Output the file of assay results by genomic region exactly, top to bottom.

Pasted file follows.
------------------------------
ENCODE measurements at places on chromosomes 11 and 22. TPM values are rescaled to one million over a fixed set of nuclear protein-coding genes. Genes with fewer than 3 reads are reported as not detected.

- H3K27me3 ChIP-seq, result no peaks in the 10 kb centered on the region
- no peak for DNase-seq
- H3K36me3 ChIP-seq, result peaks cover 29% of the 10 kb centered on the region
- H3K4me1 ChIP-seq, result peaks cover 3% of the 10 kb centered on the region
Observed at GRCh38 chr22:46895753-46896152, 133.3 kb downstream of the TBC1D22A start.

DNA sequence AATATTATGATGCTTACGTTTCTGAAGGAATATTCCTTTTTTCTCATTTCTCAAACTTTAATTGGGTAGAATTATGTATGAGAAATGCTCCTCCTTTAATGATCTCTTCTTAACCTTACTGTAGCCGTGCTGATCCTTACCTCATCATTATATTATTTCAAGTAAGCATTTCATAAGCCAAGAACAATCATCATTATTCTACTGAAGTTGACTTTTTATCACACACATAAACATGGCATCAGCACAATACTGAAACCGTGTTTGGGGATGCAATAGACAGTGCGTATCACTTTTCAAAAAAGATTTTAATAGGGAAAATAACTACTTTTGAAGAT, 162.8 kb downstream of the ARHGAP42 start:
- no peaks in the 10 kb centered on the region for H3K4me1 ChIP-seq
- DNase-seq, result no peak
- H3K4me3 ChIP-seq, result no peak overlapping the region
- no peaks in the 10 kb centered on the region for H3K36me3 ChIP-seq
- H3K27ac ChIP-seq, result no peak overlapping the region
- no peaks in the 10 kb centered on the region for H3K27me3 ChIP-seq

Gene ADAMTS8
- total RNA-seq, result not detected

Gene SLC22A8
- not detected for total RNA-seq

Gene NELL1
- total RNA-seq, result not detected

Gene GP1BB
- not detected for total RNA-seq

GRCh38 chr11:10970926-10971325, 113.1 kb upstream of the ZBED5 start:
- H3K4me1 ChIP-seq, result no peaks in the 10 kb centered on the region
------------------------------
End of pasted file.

ENCODE measurements at places on chromosomes 11 and 22. TPM values are rescaled to one million over a fixed set of nuclear protein-coding genes. Genes with fewer than 3 reads are reported as not detected.

- H3K27me3 ChIP-seq, result no peaks in the 10 kb centered on the region
- no peak for DNase-seq
- H3K36me3 ChIP-seq, result peaks cover 29% of the 10 kb centered on the region
- H3K4me1 ChIP-seq, result peaks cover 3% of the 10 kb centered on the region
Observed at GRCh38 chr22:46895753-46896152, 133.3 kb downstream of the TBC1D22A start.

DNA sequence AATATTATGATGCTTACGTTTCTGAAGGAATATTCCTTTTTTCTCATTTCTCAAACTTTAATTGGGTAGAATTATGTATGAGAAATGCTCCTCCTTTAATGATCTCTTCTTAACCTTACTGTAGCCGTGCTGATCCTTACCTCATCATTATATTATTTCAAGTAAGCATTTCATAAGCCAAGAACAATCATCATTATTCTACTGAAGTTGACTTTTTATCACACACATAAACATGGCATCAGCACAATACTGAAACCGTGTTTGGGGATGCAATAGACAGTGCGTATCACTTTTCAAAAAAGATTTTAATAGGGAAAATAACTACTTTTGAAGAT, 162.8 kb downstream of the ARHGAP42 start:
- no peaks in the 10 kb centered on the region for H3K4me1 ChIP-seq
- DNase-seq, result no peak
- H3K4me3 ChIP-seq, result no peak overlapping the region
- no peaks in the 10 kb centered on the region for H3K36me3 ChIP-seq
- H3K27ac ChIP-seq, result no peak overlapping the region
- no peaks in the 10 kb centered on the region for H3K27me3 ChIP-seq

Gene ADAMTS8
- total RNA-seq, result not detected

Gene SLC22A8
- not detected for total RNA-seq

Gene NELL1
- total RNA-seq, result not detected

Gene GP1BB
- not detected for total RNA-seq

GRCh38 chr11:10970926-10971325, 113.1 kb upstream of the ZBED5 start:
- H3K4me1 ChIP-seq, result no peaks in the 10 kb centered on the region